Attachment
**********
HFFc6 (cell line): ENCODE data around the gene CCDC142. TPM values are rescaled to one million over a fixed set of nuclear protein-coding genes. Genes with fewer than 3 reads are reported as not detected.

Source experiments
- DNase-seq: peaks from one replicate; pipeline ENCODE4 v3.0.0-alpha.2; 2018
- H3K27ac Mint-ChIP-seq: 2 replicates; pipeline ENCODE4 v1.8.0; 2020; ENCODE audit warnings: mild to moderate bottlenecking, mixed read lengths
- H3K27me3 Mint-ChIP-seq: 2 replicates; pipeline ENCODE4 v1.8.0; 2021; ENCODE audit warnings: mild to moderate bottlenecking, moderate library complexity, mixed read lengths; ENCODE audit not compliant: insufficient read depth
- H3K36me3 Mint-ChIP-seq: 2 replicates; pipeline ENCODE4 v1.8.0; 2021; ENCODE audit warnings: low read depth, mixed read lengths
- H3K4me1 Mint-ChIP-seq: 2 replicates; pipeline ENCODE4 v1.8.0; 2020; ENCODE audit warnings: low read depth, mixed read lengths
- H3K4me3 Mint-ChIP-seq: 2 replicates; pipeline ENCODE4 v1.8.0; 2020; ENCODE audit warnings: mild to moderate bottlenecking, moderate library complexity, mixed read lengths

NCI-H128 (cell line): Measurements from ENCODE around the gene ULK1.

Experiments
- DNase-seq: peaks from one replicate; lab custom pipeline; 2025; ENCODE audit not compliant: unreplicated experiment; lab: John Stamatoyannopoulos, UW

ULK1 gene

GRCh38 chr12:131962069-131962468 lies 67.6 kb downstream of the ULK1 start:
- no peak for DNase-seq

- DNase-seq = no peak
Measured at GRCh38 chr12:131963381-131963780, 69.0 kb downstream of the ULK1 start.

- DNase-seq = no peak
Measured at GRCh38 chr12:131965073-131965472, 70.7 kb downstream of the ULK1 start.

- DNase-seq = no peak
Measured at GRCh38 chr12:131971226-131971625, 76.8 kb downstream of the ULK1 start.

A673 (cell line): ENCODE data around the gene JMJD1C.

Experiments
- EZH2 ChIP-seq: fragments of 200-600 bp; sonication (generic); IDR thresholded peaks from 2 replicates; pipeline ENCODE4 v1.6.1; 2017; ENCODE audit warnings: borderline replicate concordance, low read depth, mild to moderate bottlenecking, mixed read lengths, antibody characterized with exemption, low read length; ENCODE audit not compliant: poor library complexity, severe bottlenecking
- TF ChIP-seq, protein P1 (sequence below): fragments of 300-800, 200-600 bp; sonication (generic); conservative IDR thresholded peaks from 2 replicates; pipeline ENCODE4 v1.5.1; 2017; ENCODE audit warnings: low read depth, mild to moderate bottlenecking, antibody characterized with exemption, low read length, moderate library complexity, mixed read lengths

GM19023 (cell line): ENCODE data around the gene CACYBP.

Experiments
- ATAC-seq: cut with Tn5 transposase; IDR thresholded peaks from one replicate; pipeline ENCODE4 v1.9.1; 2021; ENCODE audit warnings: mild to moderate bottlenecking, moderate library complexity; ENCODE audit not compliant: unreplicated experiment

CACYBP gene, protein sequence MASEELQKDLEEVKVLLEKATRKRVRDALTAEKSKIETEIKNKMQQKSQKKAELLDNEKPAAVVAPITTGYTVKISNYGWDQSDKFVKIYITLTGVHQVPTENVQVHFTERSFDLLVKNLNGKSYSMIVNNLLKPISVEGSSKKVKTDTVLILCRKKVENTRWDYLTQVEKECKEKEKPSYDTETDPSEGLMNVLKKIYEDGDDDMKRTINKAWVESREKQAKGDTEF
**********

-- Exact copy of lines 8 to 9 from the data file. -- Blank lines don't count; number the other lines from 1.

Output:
- H3K4me3 Mint-ChIP-seq: 2 replicates; pipeline ENCODE4 v1.8.0; 2020; ENCODE audit warnings: mild to moderate bottlenecking, moderate library complexity, mixed read lengths

NCI-H128 (cell line): Measurements from ENCODE around the gene ULK1.